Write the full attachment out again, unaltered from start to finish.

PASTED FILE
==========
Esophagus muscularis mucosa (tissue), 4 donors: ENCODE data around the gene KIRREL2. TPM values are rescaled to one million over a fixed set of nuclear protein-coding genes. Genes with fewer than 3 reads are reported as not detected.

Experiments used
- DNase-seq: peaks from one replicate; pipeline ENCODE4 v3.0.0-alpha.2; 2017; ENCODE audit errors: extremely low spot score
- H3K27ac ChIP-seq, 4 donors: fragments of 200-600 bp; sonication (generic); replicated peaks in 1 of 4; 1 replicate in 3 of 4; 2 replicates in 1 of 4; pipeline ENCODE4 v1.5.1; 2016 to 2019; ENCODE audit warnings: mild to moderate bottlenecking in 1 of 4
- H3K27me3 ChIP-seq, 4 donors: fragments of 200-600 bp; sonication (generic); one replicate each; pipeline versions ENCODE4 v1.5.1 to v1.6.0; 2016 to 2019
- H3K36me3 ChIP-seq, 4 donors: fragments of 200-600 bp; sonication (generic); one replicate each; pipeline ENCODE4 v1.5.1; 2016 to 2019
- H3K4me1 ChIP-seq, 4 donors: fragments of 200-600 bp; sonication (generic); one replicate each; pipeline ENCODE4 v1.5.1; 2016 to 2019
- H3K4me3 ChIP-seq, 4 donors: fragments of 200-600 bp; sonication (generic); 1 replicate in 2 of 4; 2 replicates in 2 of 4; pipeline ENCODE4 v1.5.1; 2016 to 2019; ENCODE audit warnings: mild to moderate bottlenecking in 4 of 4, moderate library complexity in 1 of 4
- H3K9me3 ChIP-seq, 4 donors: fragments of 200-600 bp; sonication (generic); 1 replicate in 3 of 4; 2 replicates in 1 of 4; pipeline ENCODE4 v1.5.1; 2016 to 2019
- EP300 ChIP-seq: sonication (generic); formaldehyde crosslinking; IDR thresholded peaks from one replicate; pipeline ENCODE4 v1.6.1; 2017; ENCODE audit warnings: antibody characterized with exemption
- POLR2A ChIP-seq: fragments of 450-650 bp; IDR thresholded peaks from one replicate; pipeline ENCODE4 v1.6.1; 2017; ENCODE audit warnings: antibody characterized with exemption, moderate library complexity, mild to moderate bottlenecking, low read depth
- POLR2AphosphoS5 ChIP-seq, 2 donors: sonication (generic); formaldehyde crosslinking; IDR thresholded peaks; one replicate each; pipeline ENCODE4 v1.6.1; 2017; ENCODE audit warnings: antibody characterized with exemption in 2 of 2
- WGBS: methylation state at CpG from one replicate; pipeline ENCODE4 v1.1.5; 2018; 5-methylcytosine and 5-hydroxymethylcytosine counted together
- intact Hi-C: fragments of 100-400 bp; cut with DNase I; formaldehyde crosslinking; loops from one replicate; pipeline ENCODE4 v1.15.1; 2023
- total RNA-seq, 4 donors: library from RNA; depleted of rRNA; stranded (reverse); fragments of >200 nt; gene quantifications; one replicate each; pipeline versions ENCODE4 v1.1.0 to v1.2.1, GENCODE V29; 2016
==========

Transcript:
Esophagus muscularis mucosa (tissue), 4 donors: ENCODE data around the gene KIRREL2. TPM values are rescaled to one million over a fixed set of nuclear protein-coding genes. Genes with fewer than 3 reads are reported as not detected.

Experiments used
- DNase-seq: peaks from one replicate; pipeline ENCODE4 v3.0.0-alpha.2; 2017; ENCODE audit errors: extremely low spot score
- H3K27ac ChIP-seq, 4 donors: fragments of 200-600 bp; sonication (generic); replicated peaks in 1 of 4; 1 replicate in 3 of 4; 2 replicates in 1 of 4; pipeline ENCODE4 v1.5.1; 2016 to 2019; ENCODE audit warnings: mild to moderate bottlenecking in 1 of 4
- H3K27me3 ChIP-seq, 4 donors: fragments of 200-600 bp; sonication (generic); one replicate each; pipeline versions ENCODE4 v1.5.1 to v1.6.0; 2016 to 2019
- H3K36me3 ChIP-seq, 4 donors: fragments of 200-600 bp; sonication (generic); one replicate each; pipeline ENCODE4 v1.5.1; 2016 to 2019
- H3K4me1 ChIP-seq, 4 donors: fragments of 200-600 bp; sonication (generic); one replicate each; pipeline ENCODE4 v1.5.1; 2016 to 2019
- H3K4me3 ChIP-seq, 4 donors: fragments of 200-600 bp; sonication (generic); 1 replicate in 2 of 4; 2 replicates in 2 of 4; pipeline ENCODE4 v1.5.1; 2016 to 2019; ENCODE audit warnings: mild to moderate bottlenecking in 4 of 4, moderate library complexity in 1 of 4
- H3K9me3 ChIP-seq, 4 donors: fragments of 200-600 bp; sonication (generic); 1 replicate in 3 of 4; 2 replicates in 1 of 4; pipeline ENCODE4 v1.5.1; 2016 to 2019
- EP300 ChIP-seq: sonication (generic); formaldehyde crosslinking; IDR thresholded peaks from one replicate; pipeline ENCODE4 v1.6.1; 2017; ENCODE audit warnings: antibody characterized with exemption
- POLR2A ChIP-seq: fragments of 450-650 bp; IDR thresholded peaks from one replicate; pipeline ENCODE4 v1.6.1; 2017; ENCODE audit warnings: antibody characterized with exemption, moderate library complexity, mild to moderate bottlenecking, low read depth
- POLR2AphosphoS5 ChIP-seq, 2 donors: sonication (generic); formaldehyde crosslinking; IDR thresholded peaks; one replicate each; pipeline ENCODE4 v1.6.1; 2017; ENCODE audit warnings: antibody characterized with exemption in 2 of 2
- WGBS: methylation state at CpG from one replicate; pipeline ENCODE4 v1.1.5; 2018; 5-methylcytosine and 5-hydroxymethylcytosine counted together
- intact Hi-C: fragments of 100-400 bp; cut with DNase I; formaldehyde crosslinking; loops from one replicate; pipeline ENCODE4 v1.15.1; 2023
- total RNA-seq, 4 donors: library from RNA; depleted of rRNA; stranded (reverse); fragments of >200 nt; gene quantifications; one replicate each; pipeline versions ENCODE4 v1.1.0 to v1.2.1, GENCODE V29; 2016